This may come as something of a surprise to those who saw me only as a very minor player on the biggest show of the year, but this past Wrestlemania week may have been my busiest one yet. With no match or substantial role to worry about, I was able to take in the majesty of the occasion, and appreciate just how fortunate I was to take part in a veritable bonanza of Wrestlemania events. I visited a children’s hospital, presided over the WWE’s National Reading Challenge, walked the red carpet at a high-end fashion show, did a VIP signing at Axxess, attended the Hall of Fame induction ceremony and busted my butt to make my segment with Santino, Captain Keith and Ron Simmons the very best it could be. Truly, I felt like I was among the hardest working men in the WWE – with the keyword in that sentence being “men”. For if 2000 was the year I main-evented Mania, and 2004 was the reunion of the Rock’n’Sock Connection, and 2006 was the year I captured my elusive Mania “moment”, I believe I will look back on 2012 as the year I finally understood just how hard our WWE Divas work, how their contribution to the company extends far beyond their work inside the ring, and just how fortunate WWE is to have such diverse, determined group of young women representing them.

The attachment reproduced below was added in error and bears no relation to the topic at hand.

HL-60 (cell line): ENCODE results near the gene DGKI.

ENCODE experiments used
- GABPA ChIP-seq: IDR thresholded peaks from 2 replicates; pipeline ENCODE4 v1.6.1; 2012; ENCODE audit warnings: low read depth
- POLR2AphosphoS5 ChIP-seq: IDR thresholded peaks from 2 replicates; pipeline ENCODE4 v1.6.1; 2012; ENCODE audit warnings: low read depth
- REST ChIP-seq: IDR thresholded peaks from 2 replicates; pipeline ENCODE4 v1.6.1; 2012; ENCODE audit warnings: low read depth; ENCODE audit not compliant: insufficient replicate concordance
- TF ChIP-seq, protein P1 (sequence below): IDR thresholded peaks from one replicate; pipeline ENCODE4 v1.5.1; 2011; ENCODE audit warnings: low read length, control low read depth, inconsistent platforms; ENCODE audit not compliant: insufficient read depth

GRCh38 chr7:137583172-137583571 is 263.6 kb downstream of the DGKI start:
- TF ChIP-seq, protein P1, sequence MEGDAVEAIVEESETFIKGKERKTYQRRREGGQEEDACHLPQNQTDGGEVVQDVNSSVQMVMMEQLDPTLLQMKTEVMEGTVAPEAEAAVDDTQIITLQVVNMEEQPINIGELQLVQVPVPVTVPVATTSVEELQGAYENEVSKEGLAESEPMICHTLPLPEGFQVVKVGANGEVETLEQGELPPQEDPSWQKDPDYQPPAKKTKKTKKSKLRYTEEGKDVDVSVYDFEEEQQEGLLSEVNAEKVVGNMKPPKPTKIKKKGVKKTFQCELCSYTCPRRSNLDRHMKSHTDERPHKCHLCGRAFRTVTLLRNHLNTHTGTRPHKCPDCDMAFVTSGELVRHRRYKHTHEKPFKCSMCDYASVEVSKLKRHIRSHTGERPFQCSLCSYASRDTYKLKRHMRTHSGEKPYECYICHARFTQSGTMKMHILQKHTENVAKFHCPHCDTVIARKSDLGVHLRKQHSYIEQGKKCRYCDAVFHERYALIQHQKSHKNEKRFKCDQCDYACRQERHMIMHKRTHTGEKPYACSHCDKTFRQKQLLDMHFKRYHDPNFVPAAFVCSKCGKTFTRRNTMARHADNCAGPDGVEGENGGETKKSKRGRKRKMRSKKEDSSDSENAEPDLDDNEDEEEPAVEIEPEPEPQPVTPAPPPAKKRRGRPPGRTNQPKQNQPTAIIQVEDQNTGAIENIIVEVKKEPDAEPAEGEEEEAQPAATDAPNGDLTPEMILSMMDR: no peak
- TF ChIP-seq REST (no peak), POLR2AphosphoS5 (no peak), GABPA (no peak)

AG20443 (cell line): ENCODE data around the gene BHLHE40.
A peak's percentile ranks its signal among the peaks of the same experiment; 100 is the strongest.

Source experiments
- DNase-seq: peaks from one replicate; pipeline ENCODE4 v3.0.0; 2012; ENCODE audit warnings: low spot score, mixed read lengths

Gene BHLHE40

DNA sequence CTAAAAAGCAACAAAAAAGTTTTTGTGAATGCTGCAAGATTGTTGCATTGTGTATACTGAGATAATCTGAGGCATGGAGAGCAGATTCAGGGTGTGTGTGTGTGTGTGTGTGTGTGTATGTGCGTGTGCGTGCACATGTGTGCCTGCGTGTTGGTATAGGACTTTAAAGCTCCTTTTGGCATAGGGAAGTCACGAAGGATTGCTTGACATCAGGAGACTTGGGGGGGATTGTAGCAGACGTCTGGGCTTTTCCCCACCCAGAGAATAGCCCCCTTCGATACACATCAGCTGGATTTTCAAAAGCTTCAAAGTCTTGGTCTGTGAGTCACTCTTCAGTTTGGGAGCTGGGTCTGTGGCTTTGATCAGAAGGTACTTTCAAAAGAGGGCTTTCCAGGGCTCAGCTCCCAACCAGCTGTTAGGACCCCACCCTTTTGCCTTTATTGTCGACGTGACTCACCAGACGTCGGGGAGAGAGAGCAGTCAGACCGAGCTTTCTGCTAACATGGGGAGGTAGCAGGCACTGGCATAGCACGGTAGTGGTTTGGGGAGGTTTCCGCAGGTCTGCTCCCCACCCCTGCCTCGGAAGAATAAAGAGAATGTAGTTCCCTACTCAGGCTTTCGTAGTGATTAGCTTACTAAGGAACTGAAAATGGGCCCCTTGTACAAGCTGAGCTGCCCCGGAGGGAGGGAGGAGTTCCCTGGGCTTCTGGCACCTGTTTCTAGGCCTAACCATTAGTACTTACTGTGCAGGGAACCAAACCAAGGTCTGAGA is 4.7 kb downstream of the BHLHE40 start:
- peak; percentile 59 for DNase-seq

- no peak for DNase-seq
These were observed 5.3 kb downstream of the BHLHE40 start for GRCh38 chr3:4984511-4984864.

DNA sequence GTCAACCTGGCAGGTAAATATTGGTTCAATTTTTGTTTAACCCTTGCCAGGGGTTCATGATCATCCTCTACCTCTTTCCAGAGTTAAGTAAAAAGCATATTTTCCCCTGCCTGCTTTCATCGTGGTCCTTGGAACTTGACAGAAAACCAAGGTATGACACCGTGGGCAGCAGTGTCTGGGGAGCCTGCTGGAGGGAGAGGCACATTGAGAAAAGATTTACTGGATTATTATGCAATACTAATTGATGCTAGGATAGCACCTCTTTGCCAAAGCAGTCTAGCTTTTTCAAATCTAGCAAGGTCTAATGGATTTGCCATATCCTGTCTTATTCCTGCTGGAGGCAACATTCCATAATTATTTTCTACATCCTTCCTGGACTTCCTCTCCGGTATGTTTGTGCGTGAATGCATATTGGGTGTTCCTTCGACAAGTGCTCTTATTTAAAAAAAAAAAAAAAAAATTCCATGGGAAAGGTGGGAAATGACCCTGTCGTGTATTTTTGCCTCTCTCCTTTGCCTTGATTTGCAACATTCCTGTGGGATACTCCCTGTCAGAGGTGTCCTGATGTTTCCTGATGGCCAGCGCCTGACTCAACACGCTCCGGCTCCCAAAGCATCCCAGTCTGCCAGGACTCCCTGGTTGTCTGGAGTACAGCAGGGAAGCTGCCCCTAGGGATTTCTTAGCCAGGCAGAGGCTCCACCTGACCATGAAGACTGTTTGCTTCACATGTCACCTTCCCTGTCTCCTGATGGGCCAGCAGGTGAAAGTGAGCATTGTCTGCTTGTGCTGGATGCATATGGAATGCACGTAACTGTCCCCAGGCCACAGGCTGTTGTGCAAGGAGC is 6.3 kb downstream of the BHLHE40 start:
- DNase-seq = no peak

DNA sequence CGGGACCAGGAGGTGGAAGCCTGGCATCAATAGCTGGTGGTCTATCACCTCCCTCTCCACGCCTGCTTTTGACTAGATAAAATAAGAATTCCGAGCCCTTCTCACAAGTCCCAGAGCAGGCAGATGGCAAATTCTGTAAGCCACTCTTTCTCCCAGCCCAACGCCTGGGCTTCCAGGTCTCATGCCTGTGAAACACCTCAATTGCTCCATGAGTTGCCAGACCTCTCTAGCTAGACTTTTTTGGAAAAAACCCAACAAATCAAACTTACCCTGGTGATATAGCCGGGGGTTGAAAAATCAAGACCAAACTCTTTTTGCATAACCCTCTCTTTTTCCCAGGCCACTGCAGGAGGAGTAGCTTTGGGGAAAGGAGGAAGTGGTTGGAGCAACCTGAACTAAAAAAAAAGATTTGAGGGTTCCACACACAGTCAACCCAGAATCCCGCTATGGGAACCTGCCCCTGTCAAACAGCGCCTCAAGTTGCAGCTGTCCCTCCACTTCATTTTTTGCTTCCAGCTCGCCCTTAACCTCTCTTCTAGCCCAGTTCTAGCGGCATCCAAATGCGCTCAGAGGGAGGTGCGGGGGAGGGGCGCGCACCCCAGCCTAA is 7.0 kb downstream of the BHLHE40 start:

There will always be part of me that is proud to be considered “old school” - for that romantic image of sacrifice, paying dues and respect that such a sacred term brings to mind. Several years ago, when I heard of WWE’s intention to actually recruit beautiful women and teach them to wrestle, I thought the notion to be utterly ridiculous. You didn’t find the female stars of tomorrow through a televised search; you found them the old-fashioned way – by finding that certain quality that allowed talent to shine in the armories, middle school gyms, and county fairs that dot the independent wrestling landscape. Female wrestlers, I was sure, could only be found training in the Dojos of Japan, like Kharma, finding bookings in whatever country would have her, like Lita, catching eyes and turning heads at every stop like Melina or Beth Phoenix, or born with the business in their blood, like Natalya or Tamina.
I still think I’m largely right; combing those Indy shows is still a great way to find those stars of tomorrow, and I hope one day I can suggest a few women who have done great things, and fallen just short of a well-deserved shot with WWE. But as I’ve come to see, you really can recruit beautiful women and teach them to wrestle – if they’re willing to work for it. This business has a way of weeding out the ones that don’t really want it. If you don’t learn to love it, you’re usually going to hate it – that’s just the nature of the beast that asks those lucky enough to be selected to find the joy in being slammed repeatedly, both emotionally and physically, while traveling the country and the world at a pace that few could withstand.